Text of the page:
Neurons that fire regularly can be mathematically described as oscillators. Under fairly general conditions the dynamics of an oscillator, and in particular of a neuron, are determined by the phase-resetting curve (PRC; or phase-response curve). The PRC is a model-independent description of the effect of perturbations onto the periodic motion of an oscillator: It quantifies how much the period of the oscillator increases or decreases in response to a perturbation occurring at any phase.
For neural oscillators (therefore excluding "bursting neurons", which are not fully described by a phase variable) the PRC reveals two possible qualitative behaviors in response to synaptic inputs: i) integrators, or type I neurons and ii) resonators, or type II neurons. Interestingly, type I neurons possess nonnegative PRC whereas type II neural oscillators possess PRC that are partially positive and partially negative. That is, an infinitesimal positive perturbation of the membrane potential will never delay the next spike in a type I neuron, whereas such a perturbation will delay or advance the next spike in a type II neuron, depending on the phase at which the pulse is delivered.
An empirical, reliable estimation of neuronal PRC presents difficulties that have impaired neuroscientists from taking systematically advantage of the information PRC provide: for example, the PRC can be used to predict features of the network dynamics like the formation of synchronized neural assemblies. Combining theory, computer simulations and electrophysiological recordings (whole-cell patch-clamp) we have developed a successful approach to estimating the PRC of real neurons easily. This allows us to simplify the complex dynamics of a single neuron into a reduced one-dimensional phase model without losing relevant information. Details of our method are provided in R.F.Galán et al. (2005) Phys. Rev. Lett. 94, 158101 [PDF]. A Matlab implementation of our PRC estimator can be downloaded here [zip file].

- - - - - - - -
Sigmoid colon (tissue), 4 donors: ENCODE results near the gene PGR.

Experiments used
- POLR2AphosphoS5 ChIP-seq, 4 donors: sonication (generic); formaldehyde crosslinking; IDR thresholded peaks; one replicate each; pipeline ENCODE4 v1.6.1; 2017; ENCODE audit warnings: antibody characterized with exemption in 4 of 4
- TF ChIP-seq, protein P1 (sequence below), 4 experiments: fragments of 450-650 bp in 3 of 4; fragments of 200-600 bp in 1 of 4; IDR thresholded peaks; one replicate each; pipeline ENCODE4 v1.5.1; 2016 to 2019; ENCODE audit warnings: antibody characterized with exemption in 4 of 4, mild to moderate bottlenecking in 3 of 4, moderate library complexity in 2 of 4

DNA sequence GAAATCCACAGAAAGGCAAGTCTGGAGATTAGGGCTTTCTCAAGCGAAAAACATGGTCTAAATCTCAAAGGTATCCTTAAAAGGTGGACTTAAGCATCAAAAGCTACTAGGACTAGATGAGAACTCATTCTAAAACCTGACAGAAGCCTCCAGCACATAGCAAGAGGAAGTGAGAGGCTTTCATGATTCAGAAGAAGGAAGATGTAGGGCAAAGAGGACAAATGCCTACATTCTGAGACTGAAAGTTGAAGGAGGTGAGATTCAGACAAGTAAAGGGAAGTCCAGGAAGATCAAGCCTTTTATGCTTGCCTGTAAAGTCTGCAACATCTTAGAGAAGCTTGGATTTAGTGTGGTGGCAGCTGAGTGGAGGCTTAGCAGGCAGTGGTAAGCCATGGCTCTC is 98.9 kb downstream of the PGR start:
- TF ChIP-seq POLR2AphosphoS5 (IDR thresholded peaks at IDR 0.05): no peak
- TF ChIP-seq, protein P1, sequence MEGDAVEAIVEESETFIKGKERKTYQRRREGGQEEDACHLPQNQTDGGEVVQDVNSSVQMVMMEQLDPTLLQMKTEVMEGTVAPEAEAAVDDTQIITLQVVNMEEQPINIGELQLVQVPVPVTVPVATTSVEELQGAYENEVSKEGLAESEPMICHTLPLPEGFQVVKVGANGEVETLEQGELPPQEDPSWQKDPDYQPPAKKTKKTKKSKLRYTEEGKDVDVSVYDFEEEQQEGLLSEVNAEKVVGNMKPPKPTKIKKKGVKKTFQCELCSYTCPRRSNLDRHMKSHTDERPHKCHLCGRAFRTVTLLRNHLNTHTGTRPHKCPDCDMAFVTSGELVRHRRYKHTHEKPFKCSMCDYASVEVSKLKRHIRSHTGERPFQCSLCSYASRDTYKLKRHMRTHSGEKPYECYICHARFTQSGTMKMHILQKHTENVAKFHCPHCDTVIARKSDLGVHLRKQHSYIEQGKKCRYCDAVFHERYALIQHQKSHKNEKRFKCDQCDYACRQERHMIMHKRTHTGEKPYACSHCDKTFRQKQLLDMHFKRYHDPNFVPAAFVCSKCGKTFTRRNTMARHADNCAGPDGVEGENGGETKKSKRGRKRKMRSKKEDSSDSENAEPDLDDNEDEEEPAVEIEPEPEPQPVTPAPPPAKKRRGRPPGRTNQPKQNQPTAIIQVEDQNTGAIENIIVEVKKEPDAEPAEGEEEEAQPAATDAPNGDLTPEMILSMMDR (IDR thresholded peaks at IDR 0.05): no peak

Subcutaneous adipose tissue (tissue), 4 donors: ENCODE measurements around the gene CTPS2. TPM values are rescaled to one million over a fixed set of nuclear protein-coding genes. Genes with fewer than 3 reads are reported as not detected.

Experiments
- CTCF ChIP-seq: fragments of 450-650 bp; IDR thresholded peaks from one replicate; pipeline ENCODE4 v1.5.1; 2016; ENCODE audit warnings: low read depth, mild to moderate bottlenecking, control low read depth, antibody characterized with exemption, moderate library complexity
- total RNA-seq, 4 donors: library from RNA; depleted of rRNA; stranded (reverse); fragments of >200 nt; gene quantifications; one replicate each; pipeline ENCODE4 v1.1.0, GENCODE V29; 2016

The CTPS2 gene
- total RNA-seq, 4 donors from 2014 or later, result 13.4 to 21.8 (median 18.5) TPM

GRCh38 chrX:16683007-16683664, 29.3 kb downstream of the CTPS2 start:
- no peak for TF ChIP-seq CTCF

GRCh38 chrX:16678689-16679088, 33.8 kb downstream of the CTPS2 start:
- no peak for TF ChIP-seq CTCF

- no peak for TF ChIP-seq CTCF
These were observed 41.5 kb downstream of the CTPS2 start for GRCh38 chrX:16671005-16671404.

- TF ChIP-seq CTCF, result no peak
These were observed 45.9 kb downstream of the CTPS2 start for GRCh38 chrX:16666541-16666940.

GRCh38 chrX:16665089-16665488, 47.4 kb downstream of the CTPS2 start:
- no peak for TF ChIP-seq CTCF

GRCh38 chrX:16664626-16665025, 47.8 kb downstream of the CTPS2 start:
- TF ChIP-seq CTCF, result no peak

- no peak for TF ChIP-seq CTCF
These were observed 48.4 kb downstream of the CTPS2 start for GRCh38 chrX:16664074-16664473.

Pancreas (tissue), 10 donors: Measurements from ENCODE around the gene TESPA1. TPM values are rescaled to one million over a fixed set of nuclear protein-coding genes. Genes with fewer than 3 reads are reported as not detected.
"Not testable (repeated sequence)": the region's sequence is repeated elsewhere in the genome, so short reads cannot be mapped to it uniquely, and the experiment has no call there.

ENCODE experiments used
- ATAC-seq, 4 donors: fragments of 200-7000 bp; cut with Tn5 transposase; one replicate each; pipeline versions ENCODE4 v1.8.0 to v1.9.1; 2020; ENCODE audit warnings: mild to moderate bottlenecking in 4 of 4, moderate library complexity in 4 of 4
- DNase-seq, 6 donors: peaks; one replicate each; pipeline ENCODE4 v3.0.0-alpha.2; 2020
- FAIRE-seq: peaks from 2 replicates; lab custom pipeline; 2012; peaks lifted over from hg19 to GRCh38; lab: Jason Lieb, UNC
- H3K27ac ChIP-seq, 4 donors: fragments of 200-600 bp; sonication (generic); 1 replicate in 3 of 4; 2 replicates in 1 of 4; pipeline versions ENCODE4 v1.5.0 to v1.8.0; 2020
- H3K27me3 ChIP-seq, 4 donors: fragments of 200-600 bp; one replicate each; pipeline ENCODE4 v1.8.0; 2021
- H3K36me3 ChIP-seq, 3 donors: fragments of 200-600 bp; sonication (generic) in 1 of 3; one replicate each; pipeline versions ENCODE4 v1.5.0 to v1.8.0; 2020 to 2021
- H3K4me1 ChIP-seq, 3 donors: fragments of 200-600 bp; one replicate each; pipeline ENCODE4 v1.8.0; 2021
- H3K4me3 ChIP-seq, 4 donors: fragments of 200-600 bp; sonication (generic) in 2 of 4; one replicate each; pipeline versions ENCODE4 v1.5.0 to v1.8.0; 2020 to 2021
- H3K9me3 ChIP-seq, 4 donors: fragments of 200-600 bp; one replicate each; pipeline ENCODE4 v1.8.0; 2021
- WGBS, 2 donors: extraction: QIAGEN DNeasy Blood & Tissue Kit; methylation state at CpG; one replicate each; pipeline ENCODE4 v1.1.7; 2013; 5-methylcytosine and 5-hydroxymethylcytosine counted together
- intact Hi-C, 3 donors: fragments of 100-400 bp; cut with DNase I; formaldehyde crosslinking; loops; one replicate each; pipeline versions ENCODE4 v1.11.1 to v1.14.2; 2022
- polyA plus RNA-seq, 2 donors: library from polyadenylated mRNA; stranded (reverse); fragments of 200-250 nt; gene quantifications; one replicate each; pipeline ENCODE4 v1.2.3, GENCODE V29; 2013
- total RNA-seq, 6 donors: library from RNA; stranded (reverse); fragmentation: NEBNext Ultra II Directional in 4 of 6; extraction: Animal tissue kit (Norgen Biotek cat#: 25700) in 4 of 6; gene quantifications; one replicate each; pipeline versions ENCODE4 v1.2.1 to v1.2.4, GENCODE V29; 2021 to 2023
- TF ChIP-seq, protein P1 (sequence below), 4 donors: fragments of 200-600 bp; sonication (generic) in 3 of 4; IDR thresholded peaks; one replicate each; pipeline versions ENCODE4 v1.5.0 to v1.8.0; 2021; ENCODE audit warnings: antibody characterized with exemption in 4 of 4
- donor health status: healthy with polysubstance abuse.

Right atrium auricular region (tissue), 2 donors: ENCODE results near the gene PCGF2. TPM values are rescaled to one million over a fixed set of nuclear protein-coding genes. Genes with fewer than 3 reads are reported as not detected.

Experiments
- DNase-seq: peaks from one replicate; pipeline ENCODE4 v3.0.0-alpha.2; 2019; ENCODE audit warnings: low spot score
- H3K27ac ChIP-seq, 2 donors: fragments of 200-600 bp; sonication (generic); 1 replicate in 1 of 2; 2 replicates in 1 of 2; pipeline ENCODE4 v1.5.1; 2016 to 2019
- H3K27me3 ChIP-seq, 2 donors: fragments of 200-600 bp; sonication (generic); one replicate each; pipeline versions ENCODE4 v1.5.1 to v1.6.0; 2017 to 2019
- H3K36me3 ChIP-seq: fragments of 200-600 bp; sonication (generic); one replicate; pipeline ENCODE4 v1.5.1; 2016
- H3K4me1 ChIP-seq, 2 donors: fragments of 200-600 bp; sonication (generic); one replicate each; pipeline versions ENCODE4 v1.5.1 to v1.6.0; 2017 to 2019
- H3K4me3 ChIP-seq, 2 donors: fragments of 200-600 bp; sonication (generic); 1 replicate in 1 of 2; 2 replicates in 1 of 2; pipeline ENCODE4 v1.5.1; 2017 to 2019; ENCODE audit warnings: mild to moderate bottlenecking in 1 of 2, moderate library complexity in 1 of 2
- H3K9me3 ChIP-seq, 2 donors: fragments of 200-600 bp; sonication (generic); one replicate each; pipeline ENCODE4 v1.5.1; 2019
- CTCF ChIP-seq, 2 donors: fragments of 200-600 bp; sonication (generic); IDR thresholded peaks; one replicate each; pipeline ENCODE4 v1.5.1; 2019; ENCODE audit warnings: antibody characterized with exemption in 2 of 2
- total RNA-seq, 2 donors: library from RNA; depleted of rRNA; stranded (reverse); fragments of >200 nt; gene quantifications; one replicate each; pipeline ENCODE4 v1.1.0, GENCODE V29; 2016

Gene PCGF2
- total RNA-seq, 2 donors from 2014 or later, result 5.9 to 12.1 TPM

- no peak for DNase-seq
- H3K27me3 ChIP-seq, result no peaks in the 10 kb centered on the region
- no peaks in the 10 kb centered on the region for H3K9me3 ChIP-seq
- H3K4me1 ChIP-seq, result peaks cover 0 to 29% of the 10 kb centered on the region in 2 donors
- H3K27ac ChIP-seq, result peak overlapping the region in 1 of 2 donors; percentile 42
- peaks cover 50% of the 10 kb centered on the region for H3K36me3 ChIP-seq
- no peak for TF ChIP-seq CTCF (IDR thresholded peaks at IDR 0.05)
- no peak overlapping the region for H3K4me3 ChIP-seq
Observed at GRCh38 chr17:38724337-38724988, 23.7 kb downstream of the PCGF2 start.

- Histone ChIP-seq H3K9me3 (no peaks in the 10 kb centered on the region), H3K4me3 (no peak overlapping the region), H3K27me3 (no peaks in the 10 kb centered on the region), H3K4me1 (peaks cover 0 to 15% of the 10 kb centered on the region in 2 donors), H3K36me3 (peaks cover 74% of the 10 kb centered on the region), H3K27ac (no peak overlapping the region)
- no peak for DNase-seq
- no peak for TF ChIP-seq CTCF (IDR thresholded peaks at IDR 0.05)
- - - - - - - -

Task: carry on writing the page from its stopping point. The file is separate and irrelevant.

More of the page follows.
Figure: Estimated phase-resetting curve of a mitral cell. The curve clearly shows that the neuron behaves as a resonator (type II neuron). Further mathematical analysis using this PRC reveals how mitral cells are capable of synchronizing through inhibitory, but not excitatory synapses.
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